University of St Andrews researchers led by Professor John Irvine have put forward an important step in electricity storage which is generated by intermittent energy sources. In the energy conservation field, there is a continuous quest for scientists and researchers worldwide. And the development by the St Andrews researchers is considered a great success.
This invention will make the storage of power very reliable and economical, generated from intermittent energy power generation sources like wind, solar, and other similar sources. Professor John Irvine and his team used solid oxide cells (SOCs) in this process. SOCs perform at very high efficiency over a wide range of scales and thus offer the best prospects. Solid oxide cells (SOCs) can operate as fuel cells by oxidizing to produce electricity and electrolysis cells in electrolyzing water to produce hydrogen and oxygen gases. Though this electrochemical method was known earlier, the scientists so far were struggling with the development of the electrodes required in this process to deliver high, long-lasting electrocatalytic activity while ensuring cost and time-efficient manufacturing of them.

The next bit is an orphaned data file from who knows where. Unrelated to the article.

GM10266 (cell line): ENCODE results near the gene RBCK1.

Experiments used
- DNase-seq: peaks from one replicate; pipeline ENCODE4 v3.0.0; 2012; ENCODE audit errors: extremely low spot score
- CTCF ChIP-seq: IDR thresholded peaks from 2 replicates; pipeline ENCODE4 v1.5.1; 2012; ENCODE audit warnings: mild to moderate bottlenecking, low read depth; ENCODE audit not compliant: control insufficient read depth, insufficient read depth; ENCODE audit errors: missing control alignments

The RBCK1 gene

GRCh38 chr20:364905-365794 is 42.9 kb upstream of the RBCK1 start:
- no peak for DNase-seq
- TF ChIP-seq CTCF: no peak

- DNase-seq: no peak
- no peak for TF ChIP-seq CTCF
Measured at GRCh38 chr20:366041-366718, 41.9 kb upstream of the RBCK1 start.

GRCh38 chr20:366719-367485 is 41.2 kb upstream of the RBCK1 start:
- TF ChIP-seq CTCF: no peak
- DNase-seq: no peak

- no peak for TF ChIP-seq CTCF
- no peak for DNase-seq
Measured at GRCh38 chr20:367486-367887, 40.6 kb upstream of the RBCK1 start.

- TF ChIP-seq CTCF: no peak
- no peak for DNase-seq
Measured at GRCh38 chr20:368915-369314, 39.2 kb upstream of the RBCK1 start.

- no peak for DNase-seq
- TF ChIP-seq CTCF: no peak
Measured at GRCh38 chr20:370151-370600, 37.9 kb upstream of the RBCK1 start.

This used to be done earlier through a very lengthy and intricate “ex-situ” procedure, and the electrodes manufactured were susceptible to many other forms of degradation. These methods required dedicated precursors and equipment. St Andrews researchers developed a new electrochemical switching method, which simplified the manufacturing of the electrodes required to deliver high, long-lasting energy activity.
These results were published in Nature magazine recently. It demonstrates a new way to produce highly active and stable nanostructures – by growing electrode nano-architectures under operational conditions. This has opened fascinating possibilities of reinvigorating fuel cells during operation. While explaining the method, Professor Irvine says, “Fuel cell and electrolysis technologies offer great opportunities to deliver clean energy and impact on global warming in the immediate future. The technologies are already available; however, advances in performance and durability are needed to allow rapid implementation. This study affords great enhancements in performance and provides means to reinvigorate during operation, greatly extending useful lifetime through intricate manipulation of nanostructural features.”
These newly developed electrode structures deliver very high performances in both fuel cell and electrolysis mode and both the nanostructures and corresponding electrochemical activity. The electrodes showed no degradation during 150 hours of rigorous testing. It’s expected this breakthrough will have vast applications that even might support handheld electronic devices, cars, and even buildings.